John Edward Ince was born on the 29th of August 1878 in New York City, the son of English actors and vaudevillians who had immigrated to America. He was the older brother of the noted actors and movie directors, Thomas Harper Ince and Ralph Ince. Thanks to their parents, all three of the Ince brothers as well as their sister, appeared on the stage as children; John was nine years old when his career began.
John Ince was big boned and heavy set. Nevertheless, he managed to land a number of leading man roles when he ventured into the movies with the Lubin company around 1912. Of his many Lubin films, The Exile, and The Price of Victory, both produced at the Betzwood studio, survive today. Like his brothers, John soon turned to directing. He also occasionally wrote and appeared in the films he was producing. After leaving Lubin for Equitable Motion Pictures Corp. in 1915—taking the talented Lubin cameraman William Black with him—he concentrated more on direction than acting, though he continued to take small roles in films.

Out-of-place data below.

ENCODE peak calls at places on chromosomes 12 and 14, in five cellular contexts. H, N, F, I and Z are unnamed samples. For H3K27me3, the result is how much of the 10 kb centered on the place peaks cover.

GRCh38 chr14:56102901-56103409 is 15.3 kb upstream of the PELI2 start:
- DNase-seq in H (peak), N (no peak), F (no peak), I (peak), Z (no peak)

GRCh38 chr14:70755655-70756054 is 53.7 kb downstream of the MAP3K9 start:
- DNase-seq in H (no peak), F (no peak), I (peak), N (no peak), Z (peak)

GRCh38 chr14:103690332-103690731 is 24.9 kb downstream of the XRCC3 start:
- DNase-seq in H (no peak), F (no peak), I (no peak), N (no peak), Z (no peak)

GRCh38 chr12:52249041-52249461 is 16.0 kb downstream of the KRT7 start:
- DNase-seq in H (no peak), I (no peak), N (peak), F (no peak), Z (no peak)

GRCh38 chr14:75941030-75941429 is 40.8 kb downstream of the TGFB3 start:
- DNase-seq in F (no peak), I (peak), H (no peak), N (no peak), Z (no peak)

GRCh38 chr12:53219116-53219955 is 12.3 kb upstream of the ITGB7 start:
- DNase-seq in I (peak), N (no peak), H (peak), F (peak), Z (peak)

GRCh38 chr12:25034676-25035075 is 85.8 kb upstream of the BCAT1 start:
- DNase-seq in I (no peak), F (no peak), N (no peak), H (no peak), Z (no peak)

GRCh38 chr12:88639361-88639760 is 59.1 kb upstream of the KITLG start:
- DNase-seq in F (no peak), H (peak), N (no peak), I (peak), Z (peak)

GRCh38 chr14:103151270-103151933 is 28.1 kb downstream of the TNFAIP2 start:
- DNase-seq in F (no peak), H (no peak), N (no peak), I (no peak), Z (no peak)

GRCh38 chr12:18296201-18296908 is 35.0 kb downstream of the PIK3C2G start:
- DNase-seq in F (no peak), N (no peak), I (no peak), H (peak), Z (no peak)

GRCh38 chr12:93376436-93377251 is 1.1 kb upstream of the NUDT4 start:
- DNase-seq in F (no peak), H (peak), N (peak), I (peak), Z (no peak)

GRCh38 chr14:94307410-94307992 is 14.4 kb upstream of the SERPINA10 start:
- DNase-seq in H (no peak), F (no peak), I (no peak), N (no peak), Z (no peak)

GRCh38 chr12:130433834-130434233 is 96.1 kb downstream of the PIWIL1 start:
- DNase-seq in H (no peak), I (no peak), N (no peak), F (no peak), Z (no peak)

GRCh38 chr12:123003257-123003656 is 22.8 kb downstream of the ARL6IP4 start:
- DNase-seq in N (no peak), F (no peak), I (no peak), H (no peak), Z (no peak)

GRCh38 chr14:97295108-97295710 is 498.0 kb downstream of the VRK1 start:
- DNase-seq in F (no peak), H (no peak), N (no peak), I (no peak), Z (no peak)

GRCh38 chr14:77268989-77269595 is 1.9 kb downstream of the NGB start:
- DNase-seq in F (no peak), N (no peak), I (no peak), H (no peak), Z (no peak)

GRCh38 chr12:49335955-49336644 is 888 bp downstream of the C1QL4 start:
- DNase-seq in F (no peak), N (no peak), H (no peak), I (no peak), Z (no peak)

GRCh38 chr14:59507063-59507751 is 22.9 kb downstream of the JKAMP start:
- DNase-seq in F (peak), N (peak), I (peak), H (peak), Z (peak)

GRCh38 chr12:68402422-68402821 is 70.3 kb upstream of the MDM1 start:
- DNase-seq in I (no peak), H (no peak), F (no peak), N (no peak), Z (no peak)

In Hollywood in the mid 1920s, Ince formed his own production company, John Ince Productions, and turned out a small handful of films. The advent of sound in the late twenties proved a significant challenge, and as if that were not enough, his life was turned upside down by a trifecta of tragedies in 1929; his wife divorced him, his studio burned, and the stock market crash wiped him out financially.
As he restarted his career, Ince ceased directing and went back to acting, mostly in character roles. Blessed with an excellent speaking voice and having acted on the stage, he experienced none of the problems that plagued some actors making the transition to sound films. However, even though he appeared in dozens of movies throughout the 1930s and 1940s, his career steadily waned and his roles were ultimately reduced to uncredited walk-ons or one-liners. John Ince died in Hollywood on the 10th of April 1947. He was sixty-eight years old.